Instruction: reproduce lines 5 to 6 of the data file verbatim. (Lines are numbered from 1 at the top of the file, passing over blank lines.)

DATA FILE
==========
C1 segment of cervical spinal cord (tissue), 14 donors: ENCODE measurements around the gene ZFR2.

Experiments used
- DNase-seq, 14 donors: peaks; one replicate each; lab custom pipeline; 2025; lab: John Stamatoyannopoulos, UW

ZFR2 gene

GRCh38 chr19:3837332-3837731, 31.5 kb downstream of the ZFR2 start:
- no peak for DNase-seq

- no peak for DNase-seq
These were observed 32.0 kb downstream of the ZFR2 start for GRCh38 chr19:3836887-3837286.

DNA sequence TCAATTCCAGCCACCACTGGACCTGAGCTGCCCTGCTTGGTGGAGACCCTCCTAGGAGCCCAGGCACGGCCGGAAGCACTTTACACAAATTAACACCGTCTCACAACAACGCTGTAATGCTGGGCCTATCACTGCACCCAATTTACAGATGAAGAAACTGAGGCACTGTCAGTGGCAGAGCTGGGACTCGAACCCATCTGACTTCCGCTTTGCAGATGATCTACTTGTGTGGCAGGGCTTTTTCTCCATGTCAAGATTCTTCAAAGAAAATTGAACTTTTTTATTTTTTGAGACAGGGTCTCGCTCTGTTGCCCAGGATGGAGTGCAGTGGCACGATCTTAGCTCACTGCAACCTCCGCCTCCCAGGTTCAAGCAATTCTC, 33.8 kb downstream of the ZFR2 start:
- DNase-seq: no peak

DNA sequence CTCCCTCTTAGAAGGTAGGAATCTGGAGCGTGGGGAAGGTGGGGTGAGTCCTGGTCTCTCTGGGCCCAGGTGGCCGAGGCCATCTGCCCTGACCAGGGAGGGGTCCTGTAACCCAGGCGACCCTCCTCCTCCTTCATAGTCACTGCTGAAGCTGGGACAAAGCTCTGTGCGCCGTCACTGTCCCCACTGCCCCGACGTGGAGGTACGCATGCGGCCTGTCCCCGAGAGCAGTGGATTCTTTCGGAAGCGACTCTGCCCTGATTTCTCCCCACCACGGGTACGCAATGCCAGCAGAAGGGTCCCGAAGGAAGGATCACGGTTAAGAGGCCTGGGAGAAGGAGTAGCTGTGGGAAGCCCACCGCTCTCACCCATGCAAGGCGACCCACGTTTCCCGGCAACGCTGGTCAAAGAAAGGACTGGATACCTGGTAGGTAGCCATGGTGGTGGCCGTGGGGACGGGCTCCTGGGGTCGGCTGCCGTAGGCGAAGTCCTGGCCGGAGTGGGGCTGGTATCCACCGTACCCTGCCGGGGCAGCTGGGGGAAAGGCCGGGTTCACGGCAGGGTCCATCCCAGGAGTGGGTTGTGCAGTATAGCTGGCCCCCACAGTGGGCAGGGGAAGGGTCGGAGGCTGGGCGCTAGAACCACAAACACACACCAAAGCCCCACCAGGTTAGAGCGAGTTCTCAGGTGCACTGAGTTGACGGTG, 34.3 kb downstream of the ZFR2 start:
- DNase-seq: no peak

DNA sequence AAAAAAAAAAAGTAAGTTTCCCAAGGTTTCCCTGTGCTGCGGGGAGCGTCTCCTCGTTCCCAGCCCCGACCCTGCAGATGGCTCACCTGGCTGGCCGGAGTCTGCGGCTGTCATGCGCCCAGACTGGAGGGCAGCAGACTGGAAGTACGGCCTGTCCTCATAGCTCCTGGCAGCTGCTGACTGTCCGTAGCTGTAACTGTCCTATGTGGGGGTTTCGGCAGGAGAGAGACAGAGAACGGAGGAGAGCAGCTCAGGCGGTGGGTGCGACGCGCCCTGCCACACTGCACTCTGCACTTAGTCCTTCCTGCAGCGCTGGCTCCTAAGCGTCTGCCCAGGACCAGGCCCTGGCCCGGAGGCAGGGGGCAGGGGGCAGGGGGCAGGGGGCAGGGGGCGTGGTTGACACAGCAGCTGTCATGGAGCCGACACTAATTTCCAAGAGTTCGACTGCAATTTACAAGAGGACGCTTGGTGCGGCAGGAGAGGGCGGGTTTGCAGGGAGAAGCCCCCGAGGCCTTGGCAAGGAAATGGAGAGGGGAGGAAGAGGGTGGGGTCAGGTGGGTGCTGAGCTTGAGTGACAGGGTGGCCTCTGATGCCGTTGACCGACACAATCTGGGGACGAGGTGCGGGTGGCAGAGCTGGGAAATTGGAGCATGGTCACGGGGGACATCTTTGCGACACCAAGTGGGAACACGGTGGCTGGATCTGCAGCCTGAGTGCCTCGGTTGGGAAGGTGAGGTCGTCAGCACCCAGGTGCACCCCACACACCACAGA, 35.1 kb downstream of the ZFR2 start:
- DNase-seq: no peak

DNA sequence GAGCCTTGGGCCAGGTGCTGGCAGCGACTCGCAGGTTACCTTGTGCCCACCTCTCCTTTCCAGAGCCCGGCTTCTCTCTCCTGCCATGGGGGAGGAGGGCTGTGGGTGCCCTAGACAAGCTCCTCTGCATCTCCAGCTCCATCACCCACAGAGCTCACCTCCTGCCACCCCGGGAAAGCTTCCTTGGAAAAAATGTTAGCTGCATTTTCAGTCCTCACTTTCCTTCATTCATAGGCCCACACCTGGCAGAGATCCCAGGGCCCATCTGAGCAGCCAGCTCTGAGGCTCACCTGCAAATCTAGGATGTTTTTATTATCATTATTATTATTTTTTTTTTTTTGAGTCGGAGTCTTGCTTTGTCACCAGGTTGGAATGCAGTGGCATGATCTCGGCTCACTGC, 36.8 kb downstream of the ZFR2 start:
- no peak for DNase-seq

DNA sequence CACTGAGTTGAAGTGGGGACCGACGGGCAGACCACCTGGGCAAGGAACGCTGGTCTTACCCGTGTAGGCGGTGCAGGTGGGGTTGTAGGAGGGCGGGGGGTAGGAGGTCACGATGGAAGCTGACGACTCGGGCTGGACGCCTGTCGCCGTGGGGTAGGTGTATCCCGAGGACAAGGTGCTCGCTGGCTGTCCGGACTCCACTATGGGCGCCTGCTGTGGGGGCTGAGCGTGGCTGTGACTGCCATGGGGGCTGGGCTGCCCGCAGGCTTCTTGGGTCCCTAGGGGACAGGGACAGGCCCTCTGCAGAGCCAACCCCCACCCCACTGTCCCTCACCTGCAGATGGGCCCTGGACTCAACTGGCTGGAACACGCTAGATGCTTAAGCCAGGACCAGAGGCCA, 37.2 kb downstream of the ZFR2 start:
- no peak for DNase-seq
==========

GRCh38 chr19:3837332-3837731, 31.5 kb downstream of the ZFR2 start:
- no peak for DNase-seq